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The learning curve

3/15/2013
Joe Dombrowski leads his Sky Procyling teammates during Stage 5 of the Tour of Oman. Bryn Lennon/Getty Images

Life keeps getting faster for Joe Dombrowski.

The 21-year-old American recently raced the Tour of Oman, helping shepherd Chris Froome, the Sky captain, to the overall win. A year earlier, Dombrowski was racing at the small-scale SRAM Tour of the Gila, on an American development team, just two years removed from the start of his amateur road-racing career.

Today, he rides for arguably the world's best team, has recently relocated to Nice, France, and is getting up to speed with the European peloton, which is far less forgiving than its domestic counterpart. To relocate to the motherland of bike racing can prove a challenge, from laundry to food to language. Dombrowski seems to be easing in.

"I'm enjoying myself thus far. It's been a lot of changes for me in these last few months, but overall I think I'm handling it pretty well," he told VeloNews via email this week.

The ease of transition is part of the reason he picked Sky at the end of last season, when he had a ticket anywhere he wanted to go, thanks to his lanky climbing legs.

"After the initial announcement last year, a lot of people asked me why I didn't go to one of the American teams. I suppose it was a consideration, but what defines an American team now?" he said. "Cycling is so international that teams' nationalities are really only determined by where they are based out of. Often the teams' rosters are pretty mixed. The primary consideration for me was that the team was English-speaking, which Sky is, and beyond that I didn't really care too much about the team's nationality."

Cycling fans and media have been eager for a fresh face in the wake of the Lance Armstrong scandal, and there is perhaps none fresher than Dombrowski's. He's young, polite, and eloquent. He's also saddled -- perhaps unfairly -- with moving the sport forward when he has yet to notch a major pro result himself. He's been written of recently in the Washington Post and is frequently covered on cycling websites, such as VeloNews.com. The coverage sometimes surprises him.

"I've had an awful lot of media attention for a young kid that has yet to do anything noteworthy as a professional. Sure, last year I had a strong season. I showed well in the amateur races in Europe, and I raced well amongst the pros in the American stage races, but I think everyone knows that the European peloton is another level," he said. "I have time, and I'm more concerned with continuing to learn, develop, and fit in this year than I am with any personal results. I'm comfortable dealing with the media, but I'm not always so comfortable with being hyped up. Time will tell how I adapt to racing at the top level, and while I don't mind speaking with the media, and I recognize it is part of my job, I don't necessarily appreciate being labeled the great white hope, either."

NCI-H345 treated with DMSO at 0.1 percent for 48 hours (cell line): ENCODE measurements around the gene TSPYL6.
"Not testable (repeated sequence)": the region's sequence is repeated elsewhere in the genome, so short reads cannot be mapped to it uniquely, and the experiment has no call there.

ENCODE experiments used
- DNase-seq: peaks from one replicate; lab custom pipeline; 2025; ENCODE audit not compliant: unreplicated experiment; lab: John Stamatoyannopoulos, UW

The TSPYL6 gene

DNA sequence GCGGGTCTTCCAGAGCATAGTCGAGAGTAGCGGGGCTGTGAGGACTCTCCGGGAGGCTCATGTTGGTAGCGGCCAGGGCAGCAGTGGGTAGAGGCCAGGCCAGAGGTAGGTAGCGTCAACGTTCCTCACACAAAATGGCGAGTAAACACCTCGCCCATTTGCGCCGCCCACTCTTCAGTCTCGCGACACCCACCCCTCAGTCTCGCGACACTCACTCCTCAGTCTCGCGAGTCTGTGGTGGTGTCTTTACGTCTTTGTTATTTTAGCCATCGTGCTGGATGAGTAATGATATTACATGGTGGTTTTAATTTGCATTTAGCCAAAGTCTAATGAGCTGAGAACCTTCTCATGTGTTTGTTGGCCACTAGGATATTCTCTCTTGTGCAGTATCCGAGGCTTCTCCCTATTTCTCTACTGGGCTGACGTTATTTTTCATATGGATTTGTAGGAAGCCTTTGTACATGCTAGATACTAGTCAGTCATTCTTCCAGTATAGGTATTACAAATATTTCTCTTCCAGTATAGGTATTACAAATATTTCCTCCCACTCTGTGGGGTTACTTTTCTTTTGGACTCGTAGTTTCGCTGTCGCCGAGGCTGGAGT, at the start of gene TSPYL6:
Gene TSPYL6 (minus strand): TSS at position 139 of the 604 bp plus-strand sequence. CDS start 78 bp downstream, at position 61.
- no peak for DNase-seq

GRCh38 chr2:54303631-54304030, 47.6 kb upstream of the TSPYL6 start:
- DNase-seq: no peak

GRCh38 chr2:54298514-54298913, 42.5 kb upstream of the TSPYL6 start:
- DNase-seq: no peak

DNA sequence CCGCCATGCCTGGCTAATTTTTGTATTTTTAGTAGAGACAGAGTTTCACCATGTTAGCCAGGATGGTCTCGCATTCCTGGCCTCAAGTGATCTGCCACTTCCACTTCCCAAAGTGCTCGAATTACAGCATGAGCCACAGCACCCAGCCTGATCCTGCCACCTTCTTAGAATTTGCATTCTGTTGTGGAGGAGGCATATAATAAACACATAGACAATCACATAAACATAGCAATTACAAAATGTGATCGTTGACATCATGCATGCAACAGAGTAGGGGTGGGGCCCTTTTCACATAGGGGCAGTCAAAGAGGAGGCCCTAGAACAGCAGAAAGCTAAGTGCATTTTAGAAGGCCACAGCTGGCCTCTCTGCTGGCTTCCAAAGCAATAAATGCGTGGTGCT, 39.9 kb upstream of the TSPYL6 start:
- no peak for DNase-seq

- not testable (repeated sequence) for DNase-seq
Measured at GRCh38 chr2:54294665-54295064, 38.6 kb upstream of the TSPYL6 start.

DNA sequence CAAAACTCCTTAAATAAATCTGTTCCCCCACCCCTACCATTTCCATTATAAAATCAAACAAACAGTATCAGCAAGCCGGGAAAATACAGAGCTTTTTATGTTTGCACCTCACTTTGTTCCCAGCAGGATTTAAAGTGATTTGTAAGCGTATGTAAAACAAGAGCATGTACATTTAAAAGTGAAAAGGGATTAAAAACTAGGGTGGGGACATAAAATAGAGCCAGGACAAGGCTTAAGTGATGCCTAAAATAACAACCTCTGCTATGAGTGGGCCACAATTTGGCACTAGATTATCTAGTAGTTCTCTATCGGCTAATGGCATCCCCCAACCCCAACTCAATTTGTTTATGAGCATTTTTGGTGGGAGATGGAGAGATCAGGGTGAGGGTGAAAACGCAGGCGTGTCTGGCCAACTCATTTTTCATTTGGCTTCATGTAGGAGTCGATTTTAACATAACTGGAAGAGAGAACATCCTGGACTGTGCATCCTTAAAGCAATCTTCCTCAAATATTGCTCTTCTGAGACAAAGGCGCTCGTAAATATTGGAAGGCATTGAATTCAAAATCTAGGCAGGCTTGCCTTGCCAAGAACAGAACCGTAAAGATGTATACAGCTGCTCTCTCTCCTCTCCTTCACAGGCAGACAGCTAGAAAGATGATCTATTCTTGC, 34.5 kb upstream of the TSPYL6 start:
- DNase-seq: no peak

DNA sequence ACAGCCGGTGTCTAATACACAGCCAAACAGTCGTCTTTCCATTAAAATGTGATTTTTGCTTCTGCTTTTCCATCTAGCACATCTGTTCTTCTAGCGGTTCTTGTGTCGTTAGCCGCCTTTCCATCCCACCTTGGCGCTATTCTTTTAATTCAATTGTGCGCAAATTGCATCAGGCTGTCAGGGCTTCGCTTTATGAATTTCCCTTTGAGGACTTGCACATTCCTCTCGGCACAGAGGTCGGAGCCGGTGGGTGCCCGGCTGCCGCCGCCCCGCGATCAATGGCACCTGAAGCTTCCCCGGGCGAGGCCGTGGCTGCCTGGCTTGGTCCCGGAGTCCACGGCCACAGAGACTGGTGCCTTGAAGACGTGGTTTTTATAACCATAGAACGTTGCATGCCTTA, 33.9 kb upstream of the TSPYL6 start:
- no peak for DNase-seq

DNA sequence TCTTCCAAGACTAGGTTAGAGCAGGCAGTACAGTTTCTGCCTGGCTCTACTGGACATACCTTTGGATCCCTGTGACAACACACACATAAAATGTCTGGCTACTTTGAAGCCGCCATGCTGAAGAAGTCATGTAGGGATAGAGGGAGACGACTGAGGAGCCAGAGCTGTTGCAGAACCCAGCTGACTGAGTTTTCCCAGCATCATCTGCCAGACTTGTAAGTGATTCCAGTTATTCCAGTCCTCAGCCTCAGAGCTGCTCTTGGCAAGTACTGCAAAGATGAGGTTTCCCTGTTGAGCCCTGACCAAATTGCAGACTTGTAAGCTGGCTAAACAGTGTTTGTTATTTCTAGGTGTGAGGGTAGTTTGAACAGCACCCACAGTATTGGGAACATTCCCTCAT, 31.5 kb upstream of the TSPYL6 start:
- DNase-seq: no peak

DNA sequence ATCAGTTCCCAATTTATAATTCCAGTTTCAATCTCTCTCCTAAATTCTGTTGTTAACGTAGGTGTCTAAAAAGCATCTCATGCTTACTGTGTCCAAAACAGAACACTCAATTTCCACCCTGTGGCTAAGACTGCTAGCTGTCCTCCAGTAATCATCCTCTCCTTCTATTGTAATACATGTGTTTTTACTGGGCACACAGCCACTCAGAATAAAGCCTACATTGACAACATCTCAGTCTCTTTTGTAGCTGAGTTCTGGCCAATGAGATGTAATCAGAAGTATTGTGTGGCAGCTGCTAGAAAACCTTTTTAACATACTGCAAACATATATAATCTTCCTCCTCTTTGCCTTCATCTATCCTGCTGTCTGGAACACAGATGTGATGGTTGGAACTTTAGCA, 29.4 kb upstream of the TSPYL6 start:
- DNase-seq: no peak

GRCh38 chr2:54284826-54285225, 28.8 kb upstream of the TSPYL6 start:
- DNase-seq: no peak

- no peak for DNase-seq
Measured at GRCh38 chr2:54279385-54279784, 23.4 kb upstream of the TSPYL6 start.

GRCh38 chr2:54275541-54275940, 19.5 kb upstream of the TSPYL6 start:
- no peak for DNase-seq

With that burden of the next generation comes the task of cleaning up the previous generation's mistakes. And that's a big ask for a weary peloton. Couple the natural suspicions of cycling fans post-Armstrong with the fact that Sky is showing remarkable strength as a team, and people will have suspicions. For this, Dombrowski says he doesn't blame them.

"To be honest, I would say that the cynicism is somewhat justified. That's an unfortunate reality for young riders like myself, but it is the cost of cycling's past transgressions. How many times have cycling fans been lied to? There's a lot of data floating around out there pointing towards a newer, cleaner cycling. We can look at VAM (mean against velocity, or average ascent speed) and calculated watts-per-kilogram figures," he said. "Those metrics are tangible and directly comparable and we can see that racing has slowed down. Does that mean that doping doesn't exist anymore? No. It does mean that there are less guys cheating, and the benefits for those that are cheating are minimized to the point that the benefit is somewhat negligible, especially considering the potential cost. At the very least, it's a step in the right direction. I think it is the job of my generation to change cycling's cynical public perception. Perhaps that is an unfair weight on our shoulders, but I think that's reality."

Dombrowski got his first taste of the WorldTour -- cycling's top racing circuit -- in Italy last week at Tirreno-Adriatico. He's currently training in Nice, and will head to Criterium International later this month. Dombrowski's goal this season is to learn rather than to win.

"I think my first season will be a success if I can continue to learn and develop as a rider, fit into and help the team, and be comfortable living and racing in Europe. I've spoken with [Sky director Dave] Brailsford on this very subject on several occasions," Dombrowski said. "He keeps stressing to me that he doesn't really care too much about what I do on the bike this year, but that it is a priority that I am comfortable in a new environment. I haven't spent a lot of time in Europe before this year, so just the adjustment to living somewhere new is a lot to cope with, never mind learning to race at the top level."